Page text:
"That was the first time Ireland tested out the state – corporate nexus. What they were doing was very simple. They were sorting out their template here in Rossport. The line is: 'go in hard',"
Corduff returns to cavalcade
Tuesday, 01 May 2007
Corduff returns to cavalcadeÁine RyanFIANNA FÁIL’S Belmullet-based councillor, Tim Quinn, has confirmed he will propose a vote of congratulations for Willie Corduff’s recent accolade as winner of the prestigious Goldman Environment Prize at the next meeting of Mayo County Council. However, the Cathaoirleach of the County Council, Cllr Gerry Coyle told The Mayo News at the weekend that he was not aware of any plans for a Civic Reception for the Rossport Five member. Both councillors have welcomed the award for the Corduffs, which is known as the Nobel Prize for the Environment.Mr Corduff, along with his wife Mary, is due to land at Ireland West Airport, Knock, shortly after 11am tomorrow (Wednesday) morning to a huge gathering of supporters from all over the country. It will be the final leg of a whirlwind fortnight-long journey that brought the couple to San Francisco, Washington and London, and saw the Shell to Sea campaign being covered by such disparate media outlets as the BBC, Al Jazeera, NBC and the International Herald Tribune. The Corduffs’ last high-profile interview was today (Tuesday) with the BBC’s flagship current affairs programme, Hard Talk, which has 60 million viewers worldwide. Tomorrow, they will return home in a colourful cavalcade, due to stop at Áras an Chontae, the Michael Davitt Museum at Straide, Ballina and finally at the famous sheep-trailer at the Bellanaboy gates for, in the words of Vincent McGrath, some ‘spontaneous ceol agus craic’.During the Corduffs’ stay in Washington they met a number of key power-brokers, including House of Representatives Speaker Nancy Pelosi and Senator Barbara Boxer, Chairwoman of the Senate Environment and Public Works Committee.She told Mr Corduff: “The environment is back as an issue in America. And the reason it’s back is because of people like you, who understand the fact that human rights include the dignity of living in a safe environment.” It is the first time an Irish person or campaign has won the 18-year-old award, which is worth €93,000. The award is endorsed by over 100 Heads of State and eight of its previous winners have been appointed, or elected, to national office.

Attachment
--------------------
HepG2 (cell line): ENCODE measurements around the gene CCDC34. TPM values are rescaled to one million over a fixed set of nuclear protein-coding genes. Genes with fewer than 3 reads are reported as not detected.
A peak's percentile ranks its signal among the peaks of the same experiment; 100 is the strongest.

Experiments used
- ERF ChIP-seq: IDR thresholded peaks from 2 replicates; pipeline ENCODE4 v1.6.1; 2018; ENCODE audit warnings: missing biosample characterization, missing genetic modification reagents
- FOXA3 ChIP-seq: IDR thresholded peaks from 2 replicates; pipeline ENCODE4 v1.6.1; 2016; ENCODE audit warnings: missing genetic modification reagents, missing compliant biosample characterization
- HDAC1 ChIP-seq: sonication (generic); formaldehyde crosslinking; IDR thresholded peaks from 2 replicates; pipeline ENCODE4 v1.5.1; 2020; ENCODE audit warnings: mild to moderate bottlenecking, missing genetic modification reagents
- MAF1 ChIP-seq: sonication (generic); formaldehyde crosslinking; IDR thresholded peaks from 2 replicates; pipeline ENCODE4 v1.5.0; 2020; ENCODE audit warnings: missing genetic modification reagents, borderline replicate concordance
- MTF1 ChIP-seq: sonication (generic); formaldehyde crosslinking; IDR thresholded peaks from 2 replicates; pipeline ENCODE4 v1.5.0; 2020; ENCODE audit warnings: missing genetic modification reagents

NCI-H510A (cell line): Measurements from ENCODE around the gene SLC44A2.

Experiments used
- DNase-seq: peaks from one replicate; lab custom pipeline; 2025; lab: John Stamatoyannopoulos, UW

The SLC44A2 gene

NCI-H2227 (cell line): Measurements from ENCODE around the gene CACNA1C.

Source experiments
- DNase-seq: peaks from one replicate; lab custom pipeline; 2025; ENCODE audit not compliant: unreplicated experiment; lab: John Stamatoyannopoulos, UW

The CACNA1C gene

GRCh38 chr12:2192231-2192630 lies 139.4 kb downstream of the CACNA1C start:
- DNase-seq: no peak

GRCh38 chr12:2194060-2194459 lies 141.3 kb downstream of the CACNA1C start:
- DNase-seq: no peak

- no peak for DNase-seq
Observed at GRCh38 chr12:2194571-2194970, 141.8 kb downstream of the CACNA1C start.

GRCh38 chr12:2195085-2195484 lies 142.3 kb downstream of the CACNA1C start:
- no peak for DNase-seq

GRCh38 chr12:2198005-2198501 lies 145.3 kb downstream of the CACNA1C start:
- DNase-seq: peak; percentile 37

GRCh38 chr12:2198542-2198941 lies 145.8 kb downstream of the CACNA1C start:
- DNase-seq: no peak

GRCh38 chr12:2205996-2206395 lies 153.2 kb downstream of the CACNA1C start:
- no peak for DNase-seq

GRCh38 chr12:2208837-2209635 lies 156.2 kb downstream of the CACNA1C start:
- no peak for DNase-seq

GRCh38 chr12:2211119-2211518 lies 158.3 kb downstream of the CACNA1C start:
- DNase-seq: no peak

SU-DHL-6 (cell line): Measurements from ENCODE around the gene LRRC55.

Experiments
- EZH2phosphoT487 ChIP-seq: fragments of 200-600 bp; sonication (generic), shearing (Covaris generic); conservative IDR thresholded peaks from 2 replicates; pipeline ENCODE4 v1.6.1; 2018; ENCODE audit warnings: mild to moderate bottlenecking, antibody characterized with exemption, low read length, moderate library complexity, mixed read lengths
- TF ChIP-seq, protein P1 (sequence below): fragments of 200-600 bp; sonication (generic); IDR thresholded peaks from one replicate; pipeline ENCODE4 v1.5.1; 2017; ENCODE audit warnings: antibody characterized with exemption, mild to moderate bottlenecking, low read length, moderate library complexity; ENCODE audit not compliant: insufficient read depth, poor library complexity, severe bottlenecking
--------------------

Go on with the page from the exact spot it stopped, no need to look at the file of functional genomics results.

- Next government to solve Corrib
- Heated exchanges at oral hearing
- Cold-venting Corrib dairy herd
- Corduff environmental prize
- Differences remain at oral hearing
- Statoil plans heighten concern
- Gardaí outnumber protesters
- Corrib ‘peat-removal period’
- Aluminium levels in Erris Lake